Memory loss isn’t a simple thing, and there are many factors at work when considering the process of memory loss. There are four different types of memory, sensory, short-term, working and long term memory.
Short-term memory loss is one of the first symptoms of Alzheimer’s disease. You might recall your loved one asking the same question multiple times in the course of a day or a couple of days. This is commonly described as the inability to recall information that was just recently given to you. The amount of time concerning ‘short-term’ can be from a couple of seconds, up to a few days.
Sensory memory is considered the ‘shortest term’ memory. It usually is only 3 seconds and it relates to recalling sensory experiences (memories related to seeing, hearing, tasting, etc.) Sensory memory is often not referred to so much in detecting Alzheimer’s because it is subtle and these memories are too short.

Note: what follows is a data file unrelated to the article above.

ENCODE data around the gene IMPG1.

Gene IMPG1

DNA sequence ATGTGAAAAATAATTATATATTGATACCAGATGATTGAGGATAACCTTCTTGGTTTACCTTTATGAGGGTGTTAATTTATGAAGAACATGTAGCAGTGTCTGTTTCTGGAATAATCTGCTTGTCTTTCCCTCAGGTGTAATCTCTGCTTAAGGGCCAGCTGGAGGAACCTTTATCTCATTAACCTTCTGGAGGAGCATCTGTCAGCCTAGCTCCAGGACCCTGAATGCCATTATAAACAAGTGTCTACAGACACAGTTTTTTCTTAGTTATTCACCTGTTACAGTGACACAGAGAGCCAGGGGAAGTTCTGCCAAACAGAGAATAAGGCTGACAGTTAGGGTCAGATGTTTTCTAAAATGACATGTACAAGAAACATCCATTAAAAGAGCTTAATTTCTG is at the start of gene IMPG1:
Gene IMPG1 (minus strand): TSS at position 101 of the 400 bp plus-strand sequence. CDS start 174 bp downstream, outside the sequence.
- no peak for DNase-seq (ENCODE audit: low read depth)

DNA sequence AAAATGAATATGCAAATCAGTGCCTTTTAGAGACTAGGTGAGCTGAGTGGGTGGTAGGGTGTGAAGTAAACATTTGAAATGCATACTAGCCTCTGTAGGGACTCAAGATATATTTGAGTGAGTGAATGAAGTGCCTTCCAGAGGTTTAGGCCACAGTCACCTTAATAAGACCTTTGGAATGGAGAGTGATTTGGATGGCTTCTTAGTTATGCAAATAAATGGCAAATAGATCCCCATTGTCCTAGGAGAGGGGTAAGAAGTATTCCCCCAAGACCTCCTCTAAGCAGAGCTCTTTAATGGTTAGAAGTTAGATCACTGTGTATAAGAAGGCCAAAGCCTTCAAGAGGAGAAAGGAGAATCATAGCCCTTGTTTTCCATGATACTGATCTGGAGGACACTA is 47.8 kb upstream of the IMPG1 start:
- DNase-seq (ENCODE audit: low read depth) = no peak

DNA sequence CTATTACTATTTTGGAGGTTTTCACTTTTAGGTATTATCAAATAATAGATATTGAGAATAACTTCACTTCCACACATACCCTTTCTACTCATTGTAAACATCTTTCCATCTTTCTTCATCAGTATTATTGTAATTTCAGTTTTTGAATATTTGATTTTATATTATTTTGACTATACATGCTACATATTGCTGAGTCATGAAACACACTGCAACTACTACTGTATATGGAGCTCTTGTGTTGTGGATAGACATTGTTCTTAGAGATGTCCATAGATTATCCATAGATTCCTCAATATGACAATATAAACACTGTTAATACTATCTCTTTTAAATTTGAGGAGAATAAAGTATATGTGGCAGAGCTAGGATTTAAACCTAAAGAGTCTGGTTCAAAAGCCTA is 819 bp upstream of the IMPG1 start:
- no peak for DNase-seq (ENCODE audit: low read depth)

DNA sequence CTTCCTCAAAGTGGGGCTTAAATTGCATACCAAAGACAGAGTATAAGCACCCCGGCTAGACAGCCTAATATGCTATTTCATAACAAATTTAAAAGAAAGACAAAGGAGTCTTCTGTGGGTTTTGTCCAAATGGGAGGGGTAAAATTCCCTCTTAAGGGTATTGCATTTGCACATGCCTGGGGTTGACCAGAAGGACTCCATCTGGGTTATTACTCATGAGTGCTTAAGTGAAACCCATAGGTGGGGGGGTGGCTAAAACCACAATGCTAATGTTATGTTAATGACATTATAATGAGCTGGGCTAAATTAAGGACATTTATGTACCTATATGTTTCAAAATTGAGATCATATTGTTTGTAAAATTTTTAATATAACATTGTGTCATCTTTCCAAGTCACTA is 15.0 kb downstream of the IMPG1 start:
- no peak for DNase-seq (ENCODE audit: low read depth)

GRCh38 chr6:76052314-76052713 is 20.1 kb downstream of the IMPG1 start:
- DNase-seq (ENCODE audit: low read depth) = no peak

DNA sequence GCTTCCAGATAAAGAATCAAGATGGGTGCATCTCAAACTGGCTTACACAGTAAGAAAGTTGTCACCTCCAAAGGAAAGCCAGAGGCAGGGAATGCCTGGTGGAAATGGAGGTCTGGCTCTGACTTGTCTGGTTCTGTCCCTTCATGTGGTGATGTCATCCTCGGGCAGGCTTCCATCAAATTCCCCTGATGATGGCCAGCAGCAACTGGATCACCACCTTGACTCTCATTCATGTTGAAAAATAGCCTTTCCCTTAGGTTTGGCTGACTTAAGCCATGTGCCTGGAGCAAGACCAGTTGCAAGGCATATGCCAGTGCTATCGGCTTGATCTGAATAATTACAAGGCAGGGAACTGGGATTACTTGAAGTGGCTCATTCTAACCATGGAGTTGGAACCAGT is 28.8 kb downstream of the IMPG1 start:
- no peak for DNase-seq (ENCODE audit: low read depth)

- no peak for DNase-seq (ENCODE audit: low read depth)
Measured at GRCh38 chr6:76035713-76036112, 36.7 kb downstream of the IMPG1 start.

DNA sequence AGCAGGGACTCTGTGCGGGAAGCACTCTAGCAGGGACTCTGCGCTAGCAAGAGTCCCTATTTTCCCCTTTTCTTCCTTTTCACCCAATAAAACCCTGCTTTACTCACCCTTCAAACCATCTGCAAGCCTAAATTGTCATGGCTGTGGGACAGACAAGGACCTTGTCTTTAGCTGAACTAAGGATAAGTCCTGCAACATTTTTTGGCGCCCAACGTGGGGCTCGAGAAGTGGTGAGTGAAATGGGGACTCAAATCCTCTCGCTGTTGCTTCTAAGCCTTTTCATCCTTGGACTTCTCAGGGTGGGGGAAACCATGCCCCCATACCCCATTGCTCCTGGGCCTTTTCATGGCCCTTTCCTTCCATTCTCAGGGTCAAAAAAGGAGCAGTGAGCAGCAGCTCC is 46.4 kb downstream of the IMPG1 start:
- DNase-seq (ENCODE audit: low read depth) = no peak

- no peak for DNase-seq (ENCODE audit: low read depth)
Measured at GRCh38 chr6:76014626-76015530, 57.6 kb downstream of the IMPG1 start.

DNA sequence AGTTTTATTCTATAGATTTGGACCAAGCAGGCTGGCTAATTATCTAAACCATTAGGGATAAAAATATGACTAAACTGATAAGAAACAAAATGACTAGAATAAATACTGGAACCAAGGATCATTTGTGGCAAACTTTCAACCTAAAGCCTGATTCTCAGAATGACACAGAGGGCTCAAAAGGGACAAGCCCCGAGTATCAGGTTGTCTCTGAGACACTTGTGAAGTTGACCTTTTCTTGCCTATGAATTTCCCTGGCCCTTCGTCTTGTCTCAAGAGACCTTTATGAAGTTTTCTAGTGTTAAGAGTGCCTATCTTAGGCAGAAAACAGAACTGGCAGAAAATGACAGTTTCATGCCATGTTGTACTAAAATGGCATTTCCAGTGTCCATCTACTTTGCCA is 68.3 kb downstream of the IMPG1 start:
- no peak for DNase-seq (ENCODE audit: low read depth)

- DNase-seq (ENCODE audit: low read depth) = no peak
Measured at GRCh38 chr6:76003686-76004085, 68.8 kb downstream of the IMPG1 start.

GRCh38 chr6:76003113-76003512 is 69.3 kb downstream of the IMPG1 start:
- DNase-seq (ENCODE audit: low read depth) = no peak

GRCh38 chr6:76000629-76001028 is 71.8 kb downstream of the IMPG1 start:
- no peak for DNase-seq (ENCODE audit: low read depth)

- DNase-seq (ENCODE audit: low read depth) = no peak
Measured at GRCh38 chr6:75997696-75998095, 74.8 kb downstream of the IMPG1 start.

Working memory is also noticed in the early stages of Alzheimer’s disease, as it is closely linked to the short-term memory. Working memory is what allows our brains to keep limited amounts of information stored up long enough to use it. It helps us to process our thoughts and to form plans, as well as to develop ideas. As you can see, the short-term memory and the working memory work together.
Long-term memory is usually visible in Alzheimer’s patients later on in diagnosis. These memories are from a few weeks to early memories from life. The process of memory moves from sensory to short-term to long-term. This explains why long-term memory is the last to be affected in the disease.